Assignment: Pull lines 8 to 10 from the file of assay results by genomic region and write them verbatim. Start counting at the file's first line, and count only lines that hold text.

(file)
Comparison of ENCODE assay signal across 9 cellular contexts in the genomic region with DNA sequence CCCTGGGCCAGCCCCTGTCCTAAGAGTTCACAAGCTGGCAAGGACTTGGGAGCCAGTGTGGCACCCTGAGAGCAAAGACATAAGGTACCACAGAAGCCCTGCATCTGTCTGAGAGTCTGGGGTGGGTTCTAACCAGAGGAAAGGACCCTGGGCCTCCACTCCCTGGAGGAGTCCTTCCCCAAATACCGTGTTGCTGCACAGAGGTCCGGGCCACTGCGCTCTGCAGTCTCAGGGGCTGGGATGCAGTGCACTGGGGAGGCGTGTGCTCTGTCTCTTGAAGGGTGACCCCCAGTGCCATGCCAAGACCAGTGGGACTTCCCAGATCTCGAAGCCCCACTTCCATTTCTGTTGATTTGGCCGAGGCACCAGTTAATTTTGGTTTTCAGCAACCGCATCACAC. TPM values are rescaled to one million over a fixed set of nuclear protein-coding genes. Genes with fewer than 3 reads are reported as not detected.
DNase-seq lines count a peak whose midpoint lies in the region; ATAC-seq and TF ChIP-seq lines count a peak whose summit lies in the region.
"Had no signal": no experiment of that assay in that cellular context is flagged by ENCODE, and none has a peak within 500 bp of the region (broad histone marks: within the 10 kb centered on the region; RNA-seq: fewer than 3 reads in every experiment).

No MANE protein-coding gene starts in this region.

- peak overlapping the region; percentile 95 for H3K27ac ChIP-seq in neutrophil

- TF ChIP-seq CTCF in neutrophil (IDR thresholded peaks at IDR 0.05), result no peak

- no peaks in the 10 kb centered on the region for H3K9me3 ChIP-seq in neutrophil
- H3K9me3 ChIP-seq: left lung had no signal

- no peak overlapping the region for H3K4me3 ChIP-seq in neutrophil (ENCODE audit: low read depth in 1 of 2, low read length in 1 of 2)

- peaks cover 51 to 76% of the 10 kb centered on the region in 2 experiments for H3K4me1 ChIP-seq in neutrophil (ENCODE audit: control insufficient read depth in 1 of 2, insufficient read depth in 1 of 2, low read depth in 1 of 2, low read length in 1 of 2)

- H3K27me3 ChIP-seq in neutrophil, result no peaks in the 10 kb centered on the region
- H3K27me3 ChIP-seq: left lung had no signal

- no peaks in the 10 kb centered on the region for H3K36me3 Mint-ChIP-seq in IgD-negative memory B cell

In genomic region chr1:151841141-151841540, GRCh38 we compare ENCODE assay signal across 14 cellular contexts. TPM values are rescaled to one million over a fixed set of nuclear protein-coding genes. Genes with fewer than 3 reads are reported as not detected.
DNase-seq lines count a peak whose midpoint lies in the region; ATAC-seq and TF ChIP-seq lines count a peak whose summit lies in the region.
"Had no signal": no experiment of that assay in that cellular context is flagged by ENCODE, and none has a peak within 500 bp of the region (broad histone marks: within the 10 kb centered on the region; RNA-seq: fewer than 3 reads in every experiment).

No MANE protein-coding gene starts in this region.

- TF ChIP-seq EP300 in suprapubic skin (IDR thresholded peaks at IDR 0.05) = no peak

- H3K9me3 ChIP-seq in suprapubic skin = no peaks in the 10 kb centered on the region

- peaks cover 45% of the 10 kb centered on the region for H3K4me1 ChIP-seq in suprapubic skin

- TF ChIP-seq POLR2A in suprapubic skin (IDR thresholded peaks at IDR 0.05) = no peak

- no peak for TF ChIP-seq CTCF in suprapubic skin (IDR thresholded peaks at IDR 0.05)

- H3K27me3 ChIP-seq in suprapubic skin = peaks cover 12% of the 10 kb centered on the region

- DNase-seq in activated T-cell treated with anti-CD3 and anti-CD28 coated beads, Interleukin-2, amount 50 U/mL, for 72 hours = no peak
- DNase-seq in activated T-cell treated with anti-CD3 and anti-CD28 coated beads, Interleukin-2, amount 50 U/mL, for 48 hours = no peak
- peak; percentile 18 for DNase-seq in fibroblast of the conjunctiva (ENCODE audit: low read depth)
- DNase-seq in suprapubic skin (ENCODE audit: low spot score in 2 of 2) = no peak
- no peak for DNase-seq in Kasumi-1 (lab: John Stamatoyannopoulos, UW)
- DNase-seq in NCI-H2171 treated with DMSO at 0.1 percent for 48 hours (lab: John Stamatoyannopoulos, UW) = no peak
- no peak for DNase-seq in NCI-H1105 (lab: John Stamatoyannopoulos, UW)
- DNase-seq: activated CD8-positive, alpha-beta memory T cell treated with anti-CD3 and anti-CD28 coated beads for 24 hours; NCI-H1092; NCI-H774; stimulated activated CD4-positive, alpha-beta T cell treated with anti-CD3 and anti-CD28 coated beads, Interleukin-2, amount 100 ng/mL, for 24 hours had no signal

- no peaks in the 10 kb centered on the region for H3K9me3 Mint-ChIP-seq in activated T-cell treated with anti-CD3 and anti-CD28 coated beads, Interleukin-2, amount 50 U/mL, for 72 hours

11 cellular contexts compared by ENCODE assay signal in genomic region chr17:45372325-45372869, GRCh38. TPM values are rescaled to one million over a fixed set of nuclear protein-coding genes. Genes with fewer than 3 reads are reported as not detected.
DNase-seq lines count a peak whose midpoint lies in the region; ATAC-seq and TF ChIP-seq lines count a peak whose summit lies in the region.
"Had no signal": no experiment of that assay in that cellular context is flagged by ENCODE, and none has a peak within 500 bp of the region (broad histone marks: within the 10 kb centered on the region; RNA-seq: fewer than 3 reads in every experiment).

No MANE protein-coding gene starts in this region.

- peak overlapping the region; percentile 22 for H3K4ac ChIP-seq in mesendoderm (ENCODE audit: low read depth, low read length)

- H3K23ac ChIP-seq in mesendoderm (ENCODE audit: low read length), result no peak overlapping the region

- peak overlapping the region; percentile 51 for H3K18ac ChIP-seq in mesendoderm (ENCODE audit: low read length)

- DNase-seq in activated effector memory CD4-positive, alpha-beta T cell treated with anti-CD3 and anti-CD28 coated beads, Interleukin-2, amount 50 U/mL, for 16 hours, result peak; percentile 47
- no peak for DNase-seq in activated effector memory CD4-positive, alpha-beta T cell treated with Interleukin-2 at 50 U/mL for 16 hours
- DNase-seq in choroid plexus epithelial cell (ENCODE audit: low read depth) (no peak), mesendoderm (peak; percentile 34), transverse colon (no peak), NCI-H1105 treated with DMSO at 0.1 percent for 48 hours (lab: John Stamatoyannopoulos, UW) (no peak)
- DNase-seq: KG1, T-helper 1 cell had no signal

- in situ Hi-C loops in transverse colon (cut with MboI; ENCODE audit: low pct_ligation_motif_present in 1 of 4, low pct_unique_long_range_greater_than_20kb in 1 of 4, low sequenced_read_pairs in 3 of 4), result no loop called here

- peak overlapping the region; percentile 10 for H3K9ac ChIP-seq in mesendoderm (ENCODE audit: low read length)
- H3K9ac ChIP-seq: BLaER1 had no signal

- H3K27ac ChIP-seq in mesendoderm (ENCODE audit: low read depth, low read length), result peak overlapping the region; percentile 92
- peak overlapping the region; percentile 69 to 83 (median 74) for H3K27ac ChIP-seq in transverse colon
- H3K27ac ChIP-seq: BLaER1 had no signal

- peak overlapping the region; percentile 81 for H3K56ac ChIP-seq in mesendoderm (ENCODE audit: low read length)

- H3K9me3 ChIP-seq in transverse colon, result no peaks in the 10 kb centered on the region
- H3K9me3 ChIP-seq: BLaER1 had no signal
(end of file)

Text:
- H3K9me3 ChIP-seq: left lung had no signal

- no peak overlapping the region for H3K4me3 ChIP-seq in neutrophil (ENCODE audit: low read depth in 1 of 2, low read length in 1 of 2)

- peaks cover 51 to 76% of the 10 kb centered on the region in 2 experiments for H3K4me1 ChIP-seq in neutrophil (ENCODE audit: control insufficient read depth in 1 of 2, insufficient read depth in 1 of 2, low read depth in 1 of 2, low read length in 1 of 2)